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Taliban orders women in Afghanistan to cover up head to toe

“Women in Afghanistan must cover their faces in public”, according to a decree issued by the Taliban on Saturday, May 7.


The decree orders women to go outside the home only if necessary, and to travel more than 45 miles, they will be accompanied by a male family member. The new rules also banned women without veils to have a taxi. “These are to prevent women from falling into any “harm” or “disturbance”, according to Mohammad Sadiq Mahajer, spokesman for the Ministry for the Propagation of Virtue and the Prevention of Vice.


Afghan women are ordered to wear head-to-toe clothing, which is usually a traditional burqa that reveals only the eyes of a woman, according to a statement from the General Directorate of Administrative Affairs. “The traditional society, poverty, illiteracy, a lack of knowledge of Islam, and the lack of legal assistance has made the situation of women in Kunduz bleak”, says the director of Women’s Capacity Building and Development and Board Member of the Afghan Women’s Network (AWN).


If a woman does not abide by the rules, her “male guardian” would face punishment- that can summon or take them to courts and eventually jail.


The despotic act has sparked the worst fear of human rights violation and complicates the Taliban’s dealings with international communities. The United Nations Assistance Mission in Afghanistan (UNAMA) said, "This decision contradicts numerous assurances regarding respect for and protection of all Afghans' human rights, including those of women and girls, that had been provided to the international community by Taliban representatives during discussions and negotiations over the past decade.”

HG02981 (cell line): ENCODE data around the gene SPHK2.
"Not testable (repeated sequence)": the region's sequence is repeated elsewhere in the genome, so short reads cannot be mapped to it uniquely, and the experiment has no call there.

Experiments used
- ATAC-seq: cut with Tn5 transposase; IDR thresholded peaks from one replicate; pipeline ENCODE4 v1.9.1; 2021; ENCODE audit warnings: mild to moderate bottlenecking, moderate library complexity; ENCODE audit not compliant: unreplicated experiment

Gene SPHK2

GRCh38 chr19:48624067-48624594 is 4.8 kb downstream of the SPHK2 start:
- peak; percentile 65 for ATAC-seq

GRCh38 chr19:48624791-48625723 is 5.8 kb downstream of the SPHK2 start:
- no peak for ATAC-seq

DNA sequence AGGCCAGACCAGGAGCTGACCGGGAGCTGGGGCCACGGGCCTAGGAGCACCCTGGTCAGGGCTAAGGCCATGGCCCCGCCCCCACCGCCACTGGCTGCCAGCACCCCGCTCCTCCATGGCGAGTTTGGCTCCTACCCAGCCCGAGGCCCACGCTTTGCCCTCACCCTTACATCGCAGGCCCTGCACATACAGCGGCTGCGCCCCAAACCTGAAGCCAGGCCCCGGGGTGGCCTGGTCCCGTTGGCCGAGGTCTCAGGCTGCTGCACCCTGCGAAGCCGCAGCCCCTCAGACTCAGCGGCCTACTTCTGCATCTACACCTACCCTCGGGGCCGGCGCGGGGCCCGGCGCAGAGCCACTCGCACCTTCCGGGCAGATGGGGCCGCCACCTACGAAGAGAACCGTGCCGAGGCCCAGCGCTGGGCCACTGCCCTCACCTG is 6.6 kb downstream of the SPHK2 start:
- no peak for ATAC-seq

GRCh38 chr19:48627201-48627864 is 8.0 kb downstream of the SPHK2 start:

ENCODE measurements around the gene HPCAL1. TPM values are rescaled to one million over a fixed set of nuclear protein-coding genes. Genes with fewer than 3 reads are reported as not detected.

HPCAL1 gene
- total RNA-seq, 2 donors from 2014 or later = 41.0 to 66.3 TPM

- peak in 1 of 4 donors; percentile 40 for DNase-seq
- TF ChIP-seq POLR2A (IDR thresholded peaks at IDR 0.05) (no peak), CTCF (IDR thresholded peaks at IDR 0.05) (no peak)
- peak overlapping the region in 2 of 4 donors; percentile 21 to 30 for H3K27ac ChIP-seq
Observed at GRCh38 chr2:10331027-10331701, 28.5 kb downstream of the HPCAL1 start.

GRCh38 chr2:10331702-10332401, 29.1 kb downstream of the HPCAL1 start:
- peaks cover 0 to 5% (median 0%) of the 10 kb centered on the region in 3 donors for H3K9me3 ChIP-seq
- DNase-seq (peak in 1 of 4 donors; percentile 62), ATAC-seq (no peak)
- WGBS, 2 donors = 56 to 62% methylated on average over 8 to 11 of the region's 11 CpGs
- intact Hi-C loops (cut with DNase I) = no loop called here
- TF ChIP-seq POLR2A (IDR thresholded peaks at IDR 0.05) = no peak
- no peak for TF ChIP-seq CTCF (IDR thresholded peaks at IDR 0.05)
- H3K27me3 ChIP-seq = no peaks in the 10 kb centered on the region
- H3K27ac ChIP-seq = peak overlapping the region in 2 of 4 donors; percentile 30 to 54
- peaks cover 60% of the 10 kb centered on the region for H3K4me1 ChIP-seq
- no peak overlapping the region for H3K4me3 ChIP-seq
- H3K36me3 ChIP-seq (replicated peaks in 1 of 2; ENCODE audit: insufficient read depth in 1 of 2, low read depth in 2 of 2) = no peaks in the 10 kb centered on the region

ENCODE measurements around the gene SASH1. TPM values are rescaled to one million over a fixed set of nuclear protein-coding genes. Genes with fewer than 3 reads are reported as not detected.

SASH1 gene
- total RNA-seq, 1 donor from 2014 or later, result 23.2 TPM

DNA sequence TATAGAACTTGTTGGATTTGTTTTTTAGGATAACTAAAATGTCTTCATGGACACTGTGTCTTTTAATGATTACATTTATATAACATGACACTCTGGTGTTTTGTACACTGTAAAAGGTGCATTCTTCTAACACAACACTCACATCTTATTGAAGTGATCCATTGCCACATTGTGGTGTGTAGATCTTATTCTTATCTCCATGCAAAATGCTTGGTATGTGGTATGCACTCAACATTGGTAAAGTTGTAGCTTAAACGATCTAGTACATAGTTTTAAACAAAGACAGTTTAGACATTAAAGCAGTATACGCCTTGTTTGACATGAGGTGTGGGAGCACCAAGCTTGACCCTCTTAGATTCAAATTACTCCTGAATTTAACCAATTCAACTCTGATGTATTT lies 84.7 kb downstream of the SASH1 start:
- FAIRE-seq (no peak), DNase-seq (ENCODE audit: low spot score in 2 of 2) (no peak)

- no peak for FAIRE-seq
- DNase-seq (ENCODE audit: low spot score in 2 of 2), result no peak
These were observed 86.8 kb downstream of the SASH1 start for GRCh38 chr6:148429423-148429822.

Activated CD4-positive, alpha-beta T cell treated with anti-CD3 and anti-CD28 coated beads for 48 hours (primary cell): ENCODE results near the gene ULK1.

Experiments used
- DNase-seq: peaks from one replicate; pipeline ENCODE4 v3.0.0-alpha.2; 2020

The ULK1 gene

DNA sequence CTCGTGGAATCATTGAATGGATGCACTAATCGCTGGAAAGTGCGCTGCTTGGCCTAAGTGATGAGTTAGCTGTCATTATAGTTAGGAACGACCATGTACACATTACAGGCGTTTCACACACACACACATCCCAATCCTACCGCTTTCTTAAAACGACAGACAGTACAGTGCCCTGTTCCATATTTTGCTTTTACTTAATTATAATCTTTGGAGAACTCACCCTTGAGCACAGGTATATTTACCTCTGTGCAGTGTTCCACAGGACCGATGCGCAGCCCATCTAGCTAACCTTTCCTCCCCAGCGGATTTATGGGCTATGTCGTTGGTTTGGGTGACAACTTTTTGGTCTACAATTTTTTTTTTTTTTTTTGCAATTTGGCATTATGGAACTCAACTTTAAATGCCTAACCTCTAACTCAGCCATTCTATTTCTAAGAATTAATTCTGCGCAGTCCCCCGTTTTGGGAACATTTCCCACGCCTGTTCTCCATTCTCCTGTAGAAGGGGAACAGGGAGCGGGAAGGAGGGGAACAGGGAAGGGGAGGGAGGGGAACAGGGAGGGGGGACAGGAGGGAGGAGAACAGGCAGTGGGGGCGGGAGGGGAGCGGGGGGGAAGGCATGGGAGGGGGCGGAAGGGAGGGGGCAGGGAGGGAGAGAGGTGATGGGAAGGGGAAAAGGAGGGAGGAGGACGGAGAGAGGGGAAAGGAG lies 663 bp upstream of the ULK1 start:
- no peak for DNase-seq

Since gaining control over Afghanistan, the Taliban regime has enforced draconian laws on freedom and movement, particularly directed at women. These are similar to their actions during their last rule during 1990s. 


Despite the Taliban’s promise to softer regulations over women’s rights, since March it has stopped girls to attend schools post grade 6. The “mandatory burqa” is the latest among the oppressive orders of the Taliban regime. However, the decree banning women to travel was not completely implemented after protests and opposition in different places of Kabul.


Kawkaba Nowruzi, an Afghan woman who has worked in the rural districts of Ghazni province says, “Still, I fight, I’m hopeful that women in Afghanistan one day will wake up to a better world.”


 Photo source: AP/ Ebrahim Noroozi


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Tags: Women Afghanistan Taliban Women's rights Human rights violation Burqa



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